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Journey Through Iraq

The editor’s interview with Msgr. Robert L. Stern.

On 1 May 1993, Msgr. Robert L. Stern traveled to Iraq as a member of a Vatican delegation headed by the Prefect of the Congregation for the Eastern Churches, Achille Cardinal Silvestrini. The purpose of this visit was pastoral: to meet with members of the Christian hierarchy, Catholic and non-Catholic, and to assure them of the Holy See’s support for their struggling communities.

I spoke with him in his office after he returned from a grueling month and a half of travel. Iraq was not the only stop; Jordan, Israel, Eritrea, Ethiopia and Rome were also on his itinerary.

Although he should have been exhausted, I found him refreshed and, as he recounted his experiences, invigorated.

“The only way into Iraq,” the monsignor began, “is to drive from Jordan. We left early on Saturday morning [1 May] after Mass and breakfast at the Latin Vicariate in Amman.

“After a three-and a-half-hour drive from Amman we arrived at the Jordanian-Iraqi frontier. We were met there by representatives of the Iraqi religious affairs office and foreign ministry. We had originally intended to travel as guests of the Chaldean Catholic patriarch, Raphael I Bidawid. However the Iraqi government intervened and determined to host us as its guests.

The Holy Father is concerned with the plight of the people of Iraq in the aftermath of the Gulf war and the emigration of the Christian communities. Cardinal Silvestrini was sent to assure them of the pope’s love and support.

“After a few hours at the border we proceeded to Baghdad, which is another five hours by car. The highway was a beautifully designed six-lane highway that resembled an interstate in the United States. Although it was rather empty, I saw no signs of damage from the extensive Allied bombing [the Allies targeted this highway; it was assumed to be a supply route]. Most of the trip was through an arid wasteland and a dense sandstorm. The first sign of greenery was when we reached the banks of the Tigris River. Some claim that it was along the banks of the Tigris and Euphrates rivers, ancient Mesopotamia, that civilization began. We arrived in Baghdad in the early evening.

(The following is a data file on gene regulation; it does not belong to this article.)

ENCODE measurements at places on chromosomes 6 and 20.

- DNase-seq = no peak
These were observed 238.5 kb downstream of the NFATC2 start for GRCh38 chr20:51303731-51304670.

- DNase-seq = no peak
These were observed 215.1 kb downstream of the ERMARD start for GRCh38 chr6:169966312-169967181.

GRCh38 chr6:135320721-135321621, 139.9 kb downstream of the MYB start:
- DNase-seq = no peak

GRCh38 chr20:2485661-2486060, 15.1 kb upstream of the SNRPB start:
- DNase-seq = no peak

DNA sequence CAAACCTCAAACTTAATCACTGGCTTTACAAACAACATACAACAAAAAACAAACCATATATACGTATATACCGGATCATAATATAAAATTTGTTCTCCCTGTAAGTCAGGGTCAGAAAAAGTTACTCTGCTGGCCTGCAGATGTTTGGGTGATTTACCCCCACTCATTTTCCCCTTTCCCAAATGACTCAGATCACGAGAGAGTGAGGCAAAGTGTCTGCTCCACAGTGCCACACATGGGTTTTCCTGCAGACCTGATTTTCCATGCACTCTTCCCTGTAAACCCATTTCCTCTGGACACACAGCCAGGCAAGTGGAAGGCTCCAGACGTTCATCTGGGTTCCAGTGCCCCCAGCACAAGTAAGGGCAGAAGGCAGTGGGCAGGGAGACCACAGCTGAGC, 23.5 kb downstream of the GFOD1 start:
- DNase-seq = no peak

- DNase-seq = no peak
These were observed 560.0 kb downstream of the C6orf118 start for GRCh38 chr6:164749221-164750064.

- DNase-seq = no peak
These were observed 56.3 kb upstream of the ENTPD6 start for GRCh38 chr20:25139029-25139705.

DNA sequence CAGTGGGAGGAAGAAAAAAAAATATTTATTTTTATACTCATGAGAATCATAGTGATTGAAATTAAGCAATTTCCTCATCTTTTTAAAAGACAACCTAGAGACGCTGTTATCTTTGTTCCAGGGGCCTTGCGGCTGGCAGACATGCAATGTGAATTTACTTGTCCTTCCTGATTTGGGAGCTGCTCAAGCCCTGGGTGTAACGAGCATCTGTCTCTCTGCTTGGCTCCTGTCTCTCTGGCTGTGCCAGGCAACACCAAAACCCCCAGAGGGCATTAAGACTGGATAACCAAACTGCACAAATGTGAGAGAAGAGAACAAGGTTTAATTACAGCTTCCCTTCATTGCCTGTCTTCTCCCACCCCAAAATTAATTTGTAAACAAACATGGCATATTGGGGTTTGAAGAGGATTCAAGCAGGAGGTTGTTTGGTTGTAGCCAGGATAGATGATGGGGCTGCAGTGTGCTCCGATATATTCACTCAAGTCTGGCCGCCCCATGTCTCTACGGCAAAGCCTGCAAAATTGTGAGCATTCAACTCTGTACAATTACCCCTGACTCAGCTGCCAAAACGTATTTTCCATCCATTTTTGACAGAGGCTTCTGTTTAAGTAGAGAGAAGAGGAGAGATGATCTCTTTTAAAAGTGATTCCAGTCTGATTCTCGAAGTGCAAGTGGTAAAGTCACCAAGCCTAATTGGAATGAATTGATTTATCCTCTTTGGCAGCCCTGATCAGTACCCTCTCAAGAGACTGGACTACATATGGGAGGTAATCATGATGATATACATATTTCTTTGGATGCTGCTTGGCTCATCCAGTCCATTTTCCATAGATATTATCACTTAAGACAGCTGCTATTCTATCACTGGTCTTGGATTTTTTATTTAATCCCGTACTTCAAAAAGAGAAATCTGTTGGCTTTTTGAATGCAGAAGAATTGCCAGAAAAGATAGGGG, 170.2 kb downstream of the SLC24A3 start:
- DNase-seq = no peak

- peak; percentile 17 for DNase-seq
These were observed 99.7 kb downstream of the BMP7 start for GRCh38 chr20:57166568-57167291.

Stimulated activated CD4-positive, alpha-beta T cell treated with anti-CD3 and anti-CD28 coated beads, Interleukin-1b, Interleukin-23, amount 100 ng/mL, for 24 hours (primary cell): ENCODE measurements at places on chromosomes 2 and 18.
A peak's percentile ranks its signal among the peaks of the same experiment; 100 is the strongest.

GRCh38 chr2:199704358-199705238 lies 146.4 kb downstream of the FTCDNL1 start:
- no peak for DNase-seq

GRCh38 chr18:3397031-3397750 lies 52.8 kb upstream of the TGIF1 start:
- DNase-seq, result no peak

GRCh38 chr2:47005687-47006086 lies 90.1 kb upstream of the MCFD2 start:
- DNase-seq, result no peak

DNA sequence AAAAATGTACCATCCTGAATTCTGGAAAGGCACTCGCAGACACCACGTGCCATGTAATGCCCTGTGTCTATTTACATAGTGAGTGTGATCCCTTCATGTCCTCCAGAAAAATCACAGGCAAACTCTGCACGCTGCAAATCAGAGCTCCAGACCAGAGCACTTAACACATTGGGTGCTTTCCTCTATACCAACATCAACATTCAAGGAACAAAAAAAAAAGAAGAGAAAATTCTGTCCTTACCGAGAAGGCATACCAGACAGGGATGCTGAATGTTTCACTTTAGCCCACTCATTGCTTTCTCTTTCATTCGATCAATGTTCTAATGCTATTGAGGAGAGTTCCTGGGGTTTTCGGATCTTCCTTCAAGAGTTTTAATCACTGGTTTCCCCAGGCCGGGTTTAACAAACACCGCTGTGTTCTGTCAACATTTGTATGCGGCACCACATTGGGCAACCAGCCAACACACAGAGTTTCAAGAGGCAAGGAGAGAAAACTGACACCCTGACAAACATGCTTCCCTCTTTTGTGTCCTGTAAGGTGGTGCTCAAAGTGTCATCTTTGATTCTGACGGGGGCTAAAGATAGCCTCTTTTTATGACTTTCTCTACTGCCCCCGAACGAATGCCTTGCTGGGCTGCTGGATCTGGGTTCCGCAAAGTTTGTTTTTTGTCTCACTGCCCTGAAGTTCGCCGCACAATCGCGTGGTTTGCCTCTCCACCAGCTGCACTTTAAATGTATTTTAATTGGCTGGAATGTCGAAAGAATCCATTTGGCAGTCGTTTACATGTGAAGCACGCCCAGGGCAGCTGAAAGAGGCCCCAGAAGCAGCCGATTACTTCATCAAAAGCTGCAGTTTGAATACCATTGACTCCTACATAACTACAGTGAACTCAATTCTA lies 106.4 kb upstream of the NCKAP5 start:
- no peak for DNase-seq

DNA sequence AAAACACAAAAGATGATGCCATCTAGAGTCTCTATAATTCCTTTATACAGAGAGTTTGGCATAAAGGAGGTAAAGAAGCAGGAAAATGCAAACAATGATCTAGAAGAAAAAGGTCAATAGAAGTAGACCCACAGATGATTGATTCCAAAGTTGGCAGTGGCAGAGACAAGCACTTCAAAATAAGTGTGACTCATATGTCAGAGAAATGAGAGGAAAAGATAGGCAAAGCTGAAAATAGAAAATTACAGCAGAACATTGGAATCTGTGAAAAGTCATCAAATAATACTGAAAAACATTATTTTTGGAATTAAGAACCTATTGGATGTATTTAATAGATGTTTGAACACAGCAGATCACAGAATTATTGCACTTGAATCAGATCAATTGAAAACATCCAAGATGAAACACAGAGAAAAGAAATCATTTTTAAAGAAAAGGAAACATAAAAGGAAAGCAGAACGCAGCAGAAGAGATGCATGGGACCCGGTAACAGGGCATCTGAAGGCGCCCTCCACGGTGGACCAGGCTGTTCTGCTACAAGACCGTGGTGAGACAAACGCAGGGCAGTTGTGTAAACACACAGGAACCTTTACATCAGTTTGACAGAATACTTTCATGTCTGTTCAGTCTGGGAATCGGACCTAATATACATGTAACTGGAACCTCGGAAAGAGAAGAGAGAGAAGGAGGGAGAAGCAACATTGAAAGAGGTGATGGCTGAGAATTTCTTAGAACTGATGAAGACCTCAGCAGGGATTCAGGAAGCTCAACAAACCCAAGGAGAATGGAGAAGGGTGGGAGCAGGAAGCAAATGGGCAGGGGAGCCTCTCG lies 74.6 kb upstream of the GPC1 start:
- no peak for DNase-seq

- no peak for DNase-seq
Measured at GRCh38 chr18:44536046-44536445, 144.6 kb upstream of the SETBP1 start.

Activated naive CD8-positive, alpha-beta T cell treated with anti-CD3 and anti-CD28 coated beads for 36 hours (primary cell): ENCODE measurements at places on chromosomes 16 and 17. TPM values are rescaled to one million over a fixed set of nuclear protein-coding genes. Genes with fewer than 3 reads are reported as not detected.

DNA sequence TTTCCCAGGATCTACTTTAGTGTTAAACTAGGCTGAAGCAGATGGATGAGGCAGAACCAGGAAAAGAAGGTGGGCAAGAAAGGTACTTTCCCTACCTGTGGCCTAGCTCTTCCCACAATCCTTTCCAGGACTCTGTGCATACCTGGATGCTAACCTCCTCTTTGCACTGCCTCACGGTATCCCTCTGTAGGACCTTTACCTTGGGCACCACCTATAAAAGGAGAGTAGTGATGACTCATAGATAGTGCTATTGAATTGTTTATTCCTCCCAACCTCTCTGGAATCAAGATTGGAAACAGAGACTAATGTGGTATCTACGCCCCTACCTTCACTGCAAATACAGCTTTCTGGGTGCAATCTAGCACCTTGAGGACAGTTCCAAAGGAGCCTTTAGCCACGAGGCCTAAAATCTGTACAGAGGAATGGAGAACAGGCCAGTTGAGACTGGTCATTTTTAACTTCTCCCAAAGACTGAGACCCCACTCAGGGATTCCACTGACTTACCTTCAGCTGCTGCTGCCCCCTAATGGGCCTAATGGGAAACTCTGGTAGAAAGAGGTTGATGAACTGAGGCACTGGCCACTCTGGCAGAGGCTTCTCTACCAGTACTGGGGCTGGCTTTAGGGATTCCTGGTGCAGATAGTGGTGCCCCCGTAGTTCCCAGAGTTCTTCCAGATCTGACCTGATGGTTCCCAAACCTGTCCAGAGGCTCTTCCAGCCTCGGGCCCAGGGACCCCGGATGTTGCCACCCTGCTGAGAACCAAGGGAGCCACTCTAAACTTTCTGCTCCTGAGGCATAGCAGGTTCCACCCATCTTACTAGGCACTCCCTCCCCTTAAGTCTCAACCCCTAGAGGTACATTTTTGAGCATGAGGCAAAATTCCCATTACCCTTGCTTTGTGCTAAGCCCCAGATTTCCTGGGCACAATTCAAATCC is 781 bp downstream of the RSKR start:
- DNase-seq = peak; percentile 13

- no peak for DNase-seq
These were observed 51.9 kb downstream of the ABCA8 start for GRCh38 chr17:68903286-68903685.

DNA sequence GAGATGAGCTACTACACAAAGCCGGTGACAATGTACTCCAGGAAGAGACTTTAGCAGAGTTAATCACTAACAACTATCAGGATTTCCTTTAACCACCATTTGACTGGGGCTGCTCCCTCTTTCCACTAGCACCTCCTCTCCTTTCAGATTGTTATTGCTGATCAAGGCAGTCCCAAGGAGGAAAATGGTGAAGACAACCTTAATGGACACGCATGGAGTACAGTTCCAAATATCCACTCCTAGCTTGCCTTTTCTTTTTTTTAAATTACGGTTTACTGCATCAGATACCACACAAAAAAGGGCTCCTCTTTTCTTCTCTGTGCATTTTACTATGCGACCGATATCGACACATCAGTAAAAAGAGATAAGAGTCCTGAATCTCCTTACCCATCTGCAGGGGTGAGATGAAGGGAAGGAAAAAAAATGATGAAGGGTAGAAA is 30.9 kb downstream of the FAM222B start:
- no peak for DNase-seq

“We were housed in the Al Rasheed Hotel, which was damaged by an Allied missile during the war. It had just been repaired. In the entrance a mosaic image of former president George Bush paved the way. ‘Bush is liar [sic]’ is inscribed in both English and Arabic. It is difficult to enter the hotel without treading on the image,” he continued.

“Once in Baghdad we visited representatives of every Eastern Christian community with a presence in Iraq. We met with the Chaldean Catholic hierarchy, who lead Iraq’s largest and most influential Christian community; we visited the Armenian, Latin and Syrian Catholic bishops and we met with the Armenian Apostolic, Assyrian, Greek and Syrian Orthodox leaders. With each community the cardinal delivered an address from the pope, which again reiterated the pontiffs fraternal love and support.”

While listening to Msgr. Stern list the names of these bishops, archbishops and patriarchs, I remembered seeing a few slides that were taken while the delegation was in Iraq. Among the photos were a few that depicted a group of men in white robes and flowing beards. I can usually identify the costume for each community, but this time I was bewildered.

“They are the Mandaeans,” Msgr. Stern said with interest. “The Mandaeans claim to be descendants of the followers of John the Baptist and, later, of the Gnostics. This isolated sect has declined from the second and third centuries when it was at its height. Today the Mandaeans are led by a sheik, a hereditary position that passes from father to son.